Appearing today at Westminster Magistrates’ Court were:
- Angela Zelter, 68, Powys
- Jane Gregory, address unknown
- Vicky Hargreaves, 47, address unknown
- Blythe Pepino, 33, address unknown
- Sarah Benn, 52, Birmingham
- Joshua Hallam, 34, address unknown
- Hamish Haynes, 45, Stalybridge
The majority of the following individuals will be appearing at Westminster Magistrates’ Court between November 5 and November 7:
- Jeffrey Brewster, 60, address unknown
- Sue Parfitt, address unknown
- Peter Bailey, address unknown
- David Buchan, 37, address unknown
- Cameron Walker, 20, address unknown
- Theresa Persighetti, Waltham Forest
- Cian Daglish, 27, Northwich
- Matthew Tulley, address unknown
- Francis McArthur, 55, Trafford
- Julie Hotchkiss, 58, Wigan
- Susan Sidey, 64, Bath
- Ian Coatman, 59, Horsforth
- David Barnes, 37, Leeds
- Anton Gijsen, 32, London
- Hugh Coakley, 65, Guildford
- David Hall, 66, Frome
- Helen Miller, 42, Southampton
Five individuals have been charged but have refused to provide police with their name. Those arrested but not charged have been released under investigation.
Meanwhile in central London, tents had been cleared away from roads leading into Parliament Square as the police appeared to have contained the protests in Trafalgar Square.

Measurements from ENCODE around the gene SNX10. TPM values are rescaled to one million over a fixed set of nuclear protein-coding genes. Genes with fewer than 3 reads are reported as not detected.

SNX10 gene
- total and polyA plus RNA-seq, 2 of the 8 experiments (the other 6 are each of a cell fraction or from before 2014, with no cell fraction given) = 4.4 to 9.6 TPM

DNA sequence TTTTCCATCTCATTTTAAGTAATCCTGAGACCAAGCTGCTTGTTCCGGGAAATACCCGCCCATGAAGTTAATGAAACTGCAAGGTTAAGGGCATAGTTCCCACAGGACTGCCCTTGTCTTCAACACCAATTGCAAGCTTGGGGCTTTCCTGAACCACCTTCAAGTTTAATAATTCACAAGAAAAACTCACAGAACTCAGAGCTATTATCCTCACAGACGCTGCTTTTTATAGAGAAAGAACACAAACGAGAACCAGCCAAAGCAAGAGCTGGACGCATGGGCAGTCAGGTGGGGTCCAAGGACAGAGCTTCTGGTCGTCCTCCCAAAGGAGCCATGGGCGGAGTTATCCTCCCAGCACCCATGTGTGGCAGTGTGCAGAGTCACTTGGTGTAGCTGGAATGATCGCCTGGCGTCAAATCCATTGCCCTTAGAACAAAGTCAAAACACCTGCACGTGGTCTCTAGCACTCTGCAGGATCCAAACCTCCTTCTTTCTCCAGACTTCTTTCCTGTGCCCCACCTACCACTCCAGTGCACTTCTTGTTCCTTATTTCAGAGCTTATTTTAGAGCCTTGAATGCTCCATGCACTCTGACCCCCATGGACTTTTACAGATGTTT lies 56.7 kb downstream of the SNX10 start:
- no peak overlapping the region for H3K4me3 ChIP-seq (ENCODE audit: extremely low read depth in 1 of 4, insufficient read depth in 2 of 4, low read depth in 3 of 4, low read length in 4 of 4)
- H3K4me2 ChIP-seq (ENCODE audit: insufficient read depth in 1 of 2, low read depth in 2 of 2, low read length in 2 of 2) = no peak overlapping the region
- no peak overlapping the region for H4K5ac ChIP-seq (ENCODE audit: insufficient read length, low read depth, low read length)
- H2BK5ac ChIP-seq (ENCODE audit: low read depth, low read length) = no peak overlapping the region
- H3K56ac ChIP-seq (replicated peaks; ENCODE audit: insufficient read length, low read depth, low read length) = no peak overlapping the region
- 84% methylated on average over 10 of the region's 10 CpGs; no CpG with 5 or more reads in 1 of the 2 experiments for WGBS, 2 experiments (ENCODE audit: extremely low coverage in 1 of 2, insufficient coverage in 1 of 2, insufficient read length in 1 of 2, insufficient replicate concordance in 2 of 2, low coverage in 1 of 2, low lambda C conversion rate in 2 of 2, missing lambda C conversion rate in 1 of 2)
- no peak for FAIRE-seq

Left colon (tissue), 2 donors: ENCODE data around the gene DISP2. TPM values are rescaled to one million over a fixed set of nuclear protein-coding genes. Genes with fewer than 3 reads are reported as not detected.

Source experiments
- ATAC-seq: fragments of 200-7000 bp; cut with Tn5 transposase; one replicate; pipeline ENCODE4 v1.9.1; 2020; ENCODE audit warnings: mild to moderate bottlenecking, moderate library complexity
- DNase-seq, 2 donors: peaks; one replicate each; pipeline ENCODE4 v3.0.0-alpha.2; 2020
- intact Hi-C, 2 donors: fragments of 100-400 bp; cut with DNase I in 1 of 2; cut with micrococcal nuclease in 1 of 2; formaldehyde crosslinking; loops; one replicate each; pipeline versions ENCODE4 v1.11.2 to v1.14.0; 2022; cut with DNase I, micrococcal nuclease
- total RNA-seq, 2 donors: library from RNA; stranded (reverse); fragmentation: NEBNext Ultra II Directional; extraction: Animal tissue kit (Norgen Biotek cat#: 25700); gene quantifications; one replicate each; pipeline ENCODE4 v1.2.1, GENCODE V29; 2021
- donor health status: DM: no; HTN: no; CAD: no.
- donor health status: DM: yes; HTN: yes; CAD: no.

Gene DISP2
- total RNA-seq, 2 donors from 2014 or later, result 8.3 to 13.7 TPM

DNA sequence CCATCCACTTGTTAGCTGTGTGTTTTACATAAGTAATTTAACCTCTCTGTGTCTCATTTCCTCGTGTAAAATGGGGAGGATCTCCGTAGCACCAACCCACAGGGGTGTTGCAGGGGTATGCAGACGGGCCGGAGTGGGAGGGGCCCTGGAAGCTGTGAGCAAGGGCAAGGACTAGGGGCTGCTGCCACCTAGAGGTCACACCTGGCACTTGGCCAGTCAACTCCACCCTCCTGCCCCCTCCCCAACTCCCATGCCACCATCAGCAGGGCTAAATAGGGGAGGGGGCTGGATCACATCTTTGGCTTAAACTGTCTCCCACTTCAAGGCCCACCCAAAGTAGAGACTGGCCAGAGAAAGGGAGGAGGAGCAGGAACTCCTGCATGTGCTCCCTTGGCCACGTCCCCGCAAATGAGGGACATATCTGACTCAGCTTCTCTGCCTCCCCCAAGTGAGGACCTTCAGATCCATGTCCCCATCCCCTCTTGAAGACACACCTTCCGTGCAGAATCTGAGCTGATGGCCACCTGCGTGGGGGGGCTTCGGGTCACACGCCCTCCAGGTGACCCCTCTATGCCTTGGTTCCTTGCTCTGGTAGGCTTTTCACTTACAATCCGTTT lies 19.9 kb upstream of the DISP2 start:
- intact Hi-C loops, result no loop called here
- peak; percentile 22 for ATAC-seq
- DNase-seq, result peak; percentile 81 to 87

However, Scotland Yard faced embarrassment after activists set up a ‘mini Glastonbury’ under their noses in one of London’s royal parks.
More than 300 tents were illegally pitched in St James’s Park, with a space for artistic performances.
Police have been put under further pressure as activists who had been arrested earlier in the week returned to the protests after being released.
Yesterday, veteran campaigner Phil Kingston, 83, was arrested for the third time. The retired probation officer from Bristol was arrested last Thursday for spraying fake blood on the walls of the Treasury, on Monday for spray-painting a slogan on the same building and yesterday at London City Airport.
Jeremy Corbyn yesterday praised Extinction Rebellion for ‘educating us’ and claimed its activists were so virtuous they may one day appear on stamps.
The Labour leader suggested that the protest group, which has brought parts of London to a standstill, could be commemorated in future years like the oncevilified suffragettes.
Speaking at a rally in Northampton, Mr Corbyn said: ‘To have any hope of keeping global temperature rises to a manageable level, we need immediate and radical action. I’d like to thank groups like Extinction Rebellion for educating us and pushing the issue to the top of the agenda.’
Mr Corbyn pointed out that antiestablishment groups had in the past become celebrated as times changed. He said: ‘Every time anyone condemns people for protesting they should think for a moment where protest can lead.
‘Those women who stood up for the right to vote, the suffragettes, were condemned mercilessly by almost every newspaper in the country – they’re now on postage stamps. So let’s just remember the right to free speech, the right to protest, the right to be heard in a peaceful way, is a precious right.’ The suffragette movement featured on Royal Mail stamps last year to commemorate 100 years since women were given the vote.